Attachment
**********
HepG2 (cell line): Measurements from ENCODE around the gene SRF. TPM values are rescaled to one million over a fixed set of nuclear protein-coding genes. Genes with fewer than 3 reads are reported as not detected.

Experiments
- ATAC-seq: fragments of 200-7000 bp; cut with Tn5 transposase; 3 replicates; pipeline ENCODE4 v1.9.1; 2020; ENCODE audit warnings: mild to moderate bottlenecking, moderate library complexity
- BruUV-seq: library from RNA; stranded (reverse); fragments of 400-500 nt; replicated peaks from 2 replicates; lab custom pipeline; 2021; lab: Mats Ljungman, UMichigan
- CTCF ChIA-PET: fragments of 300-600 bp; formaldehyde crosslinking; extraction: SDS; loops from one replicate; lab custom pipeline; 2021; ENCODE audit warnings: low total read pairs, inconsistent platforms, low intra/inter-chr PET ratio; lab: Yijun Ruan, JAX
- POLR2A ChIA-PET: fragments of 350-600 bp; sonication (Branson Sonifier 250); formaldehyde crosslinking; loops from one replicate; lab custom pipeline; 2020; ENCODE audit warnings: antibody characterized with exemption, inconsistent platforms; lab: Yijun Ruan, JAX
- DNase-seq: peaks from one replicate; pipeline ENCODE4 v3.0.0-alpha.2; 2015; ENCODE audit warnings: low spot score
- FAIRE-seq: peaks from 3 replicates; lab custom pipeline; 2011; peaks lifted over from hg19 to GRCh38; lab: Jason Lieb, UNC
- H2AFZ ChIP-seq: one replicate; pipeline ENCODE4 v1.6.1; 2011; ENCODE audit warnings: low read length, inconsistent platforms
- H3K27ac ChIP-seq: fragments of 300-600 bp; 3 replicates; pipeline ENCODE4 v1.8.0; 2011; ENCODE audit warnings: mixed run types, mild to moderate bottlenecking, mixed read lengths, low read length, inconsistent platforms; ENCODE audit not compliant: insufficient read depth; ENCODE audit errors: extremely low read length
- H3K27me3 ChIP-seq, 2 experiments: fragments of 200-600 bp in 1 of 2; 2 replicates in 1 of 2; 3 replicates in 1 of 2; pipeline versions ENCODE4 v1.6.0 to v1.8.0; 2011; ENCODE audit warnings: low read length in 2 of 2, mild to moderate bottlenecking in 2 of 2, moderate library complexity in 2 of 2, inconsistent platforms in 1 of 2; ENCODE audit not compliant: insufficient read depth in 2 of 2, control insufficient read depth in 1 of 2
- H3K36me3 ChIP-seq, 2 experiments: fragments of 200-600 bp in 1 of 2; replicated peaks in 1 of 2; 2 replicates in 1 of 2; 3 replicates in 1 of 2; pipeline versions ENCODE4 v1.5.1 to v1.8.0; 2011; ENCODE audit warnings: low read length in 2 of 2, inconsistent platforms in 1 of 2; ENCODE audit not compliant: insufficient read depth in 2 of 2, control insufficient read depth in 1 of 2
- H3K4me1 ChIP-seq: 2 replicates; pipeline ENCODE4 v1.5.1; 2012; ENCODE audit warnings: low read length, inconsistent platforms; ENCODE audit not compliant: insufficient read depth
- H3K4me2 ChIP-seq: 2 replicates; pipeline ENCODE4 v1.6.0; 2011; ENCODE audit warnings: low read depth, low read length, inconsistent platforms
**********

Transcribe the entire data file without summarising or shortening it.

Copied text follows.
HepG2 (cell line): Measurements from ENCODE around the gene SRF. TPM values are rescaled to one million over a fixed set of nuclear protein-coding genes. Genes with fewer than 3 reads are reported as not detected.

Experiments
- ATAC-seq: fragments of 200-7000 bp; cut with Tn5 transposase; 3 replicates; pipeline ENCODE4 v1.9.1; 2020; ENCODE audit warnings: mild to moderate bottlenecking, moderate library complexity
- BruUV-seq: library from RNA; stranded (reverse); fragments of 400-500 nt; replicated peaks from 2 replicates; lab custom pipeline; 2021; lab: Mats Ljungman, UMichigan
- CTCF ChIA-PET: fragments of 300-600 bp; formaldehyde crosslinking; extraction: SDS; loops from one replicate; lab custom pipeline; 2021; ENCODE audit warnings: low total read pairs, inconsistent platforms, low intra/inter-chr PET ratio; lab: Yijun Ruan, JAX
- POLR2A ChIA-PET: fragments of 350-600 bp; sonication (Branson Sonifier 250); formaldehyde crosslinking; loops from one replicate; lab custom pipeline; 2020; ENCODE audit warnings: antibody characterized with exemption, inconsistent platforms; lab: Yijun Ruan, JAX
- DNase-seq: peaks from one replicate; pipeline ENCODE4 v3.0.0-alpha.2; 2015; ENCODE audit warnings: low spot score
- FAIRE-seq: peaks from 3 replicates; lab custom pipeline; 2011; peaks lifted over from hg19 to GRCh38; lab: Jason Lieb, UNC
- H2AFZ ChIP-seq: one replicate; pipeline ENCODE4 v1.6.1; 2011; ENCODE audit warnings: low read length, inconsistent platforms
- H3K27ac ChIP-seq: fragments of 300-600 bp; 3 replicates; pipeline ENCODE4 v1.8.0; 2011; ENCODE audit warnings: mixed run types, mild to moderate bottlenecking, mixed read lengths, low read length, inconsistent platforms; ENCODE audit not compliant: insufficient read depth; ENCODE audit errors: extremely low read length
- H3K27me3 ChIP-seq, 2 experiments: fragments of 200-600 bp in 1 of 2; 2 replicates in 1 of 2; 3 replicates in 1 of 2; pipeline versions ENCODE4 v1.6.0 to v1.8.0; 2011; ENCODE audit warnings: low read length in 2 of 2, mild to moderate bottlenecking in 2 of 2, moderate library complexity in 2 of 2, inconsistent platforms in 1 of 2; ENCODE audit not compliant: insufficient read depth in 2 of 2, control insufficient read depth in 1 of 2
- H3K36me3 ChIP-seq, 2 experiments: fragments of 200-600 bp in 1 of 2; replicated peaks in 1 of 2; 2 replicates in 1 of 2; 3 replicates in 1 of 2; pipeline versions ENCODE4 v1.5.1 to v1.8.0; 2011; ENCODE audit warnings: low read length in 2 of 2, inconsistent platforms in 1 of 2; ENCODE audit not compliant: insufficient read depth in 2 of 2, control insufficient read depth in 1 of 2
- H3K4me1 ChIP-seq: 2 replicates; pipeline ENCODE4 v1.5.1; 2012; ENCODE audit warnings: low read length, inconsistent platforms; ENCODE audit not compliant: insufficient read depth
- H3K4me2 ChIP-seq: 2 replicates; pipeline ENCODE4 v1.6.0; 2011; ENCODE audit warnings: low read depth, low read length, inconsistent platforms